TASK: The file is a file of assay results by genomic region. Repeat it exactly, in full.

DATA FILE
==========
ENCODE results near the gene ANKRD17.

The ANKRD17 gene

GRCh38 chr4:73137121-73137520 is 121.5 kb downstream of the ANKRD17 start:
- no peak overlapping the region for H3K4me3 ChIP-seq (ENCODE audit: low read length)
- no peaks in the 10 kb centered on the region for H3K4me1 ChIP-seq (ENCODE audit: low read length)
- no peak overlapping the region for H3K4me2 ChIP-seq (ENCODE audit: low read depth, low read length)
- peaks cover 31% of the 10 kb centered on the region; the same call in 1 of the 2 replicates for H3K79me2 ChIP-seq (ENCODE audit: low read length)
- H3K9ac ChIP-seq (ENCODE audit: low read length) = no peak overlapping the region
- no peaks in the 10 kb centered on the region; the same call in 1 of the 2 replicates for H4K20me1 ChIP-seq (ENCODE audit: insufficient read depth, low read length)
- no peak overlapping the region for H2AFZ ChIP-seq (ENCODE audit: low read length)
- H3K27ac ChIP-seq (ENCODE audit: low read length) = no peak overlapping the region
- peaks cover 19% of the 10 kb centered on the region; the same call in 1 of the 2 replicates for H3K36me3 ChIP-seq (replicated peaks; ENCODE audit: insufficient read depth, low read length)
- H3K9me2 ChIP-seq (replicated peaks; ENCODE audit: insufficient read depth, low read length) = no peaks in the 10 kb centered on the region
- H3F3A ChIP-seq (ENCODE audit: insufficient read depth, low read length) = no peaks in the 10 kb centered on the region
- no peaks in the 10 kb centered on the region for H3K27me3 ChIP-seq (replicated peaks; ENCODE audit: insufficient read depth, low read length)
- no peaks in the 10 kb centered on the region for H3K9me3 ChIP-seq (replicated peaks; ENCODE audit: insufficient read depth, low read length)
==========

ENCODE results near the gene ANKRD17.

The ANKRD17 gene

GRCh38 chr4:73137121-73137520 is 121.5 kb downstream of the ANKRD17 start:
- no peak overlapping the region for H3K4me3 ChIP-seq (ENCODE audit: low read length)
- no peaks in the 10 kb centered on the region for H3K4me1 ChIP-seq (ENCODE audit: low read length)
- no peak overlapping the region for H3K4me2 ChIP-seq (ENCODE audit: low read depth, low read length)
- peaks cover 31% of the 10 kb centered on the region; the same call in 1 of the 2 replicates for H3K79me2 ChIP-seq (ENCODE audit: low read length)
- H3K9ac ChIP-seq (ENCODE audit: low read length) = no peak overlapping the region
- no peaks in the 10 kb centered on the region; the same call in 1 of the 2 replicates for H4K20me1 ChIP-seq (ENCODE audit: insufficient read depth, low read length)
- no peak overlapping the region for H2AFZ ChIP-seq (ENCODE audit: low read length)
- H3K27ac ChIP-seq (ENCODE audit: low read length) = no peak overlapping the region
- peaks cover 19% of the 10 kb centered on the region; the same call in 1 of the 2 replicates for H3K36me3 ChIP-seq (replicated peaks; ENCODE audit: insufficient read depth, low read length)
- H3K9me2 ChIP-seq (replicated peaks; ENCODE audit: insufficient read depth, low read length) = no peaks in the 10 kb centered on the region
- H3F3A ChIP-seq (ENCODE audit: insufficient read depth, low read length) = no peaks in the 10 kb centered on the region
- no peaks in the 10 kb centered on the region for H3K27me3 ChIP-seq (replicated peaks; ENCODE audit: insufficient read depth, low read length)
- no peaks in the 10 kb centered on the region for H3K9me3 ChIP-seq (replicated peaks; ENCODE audit: insufficient read depth, low read length)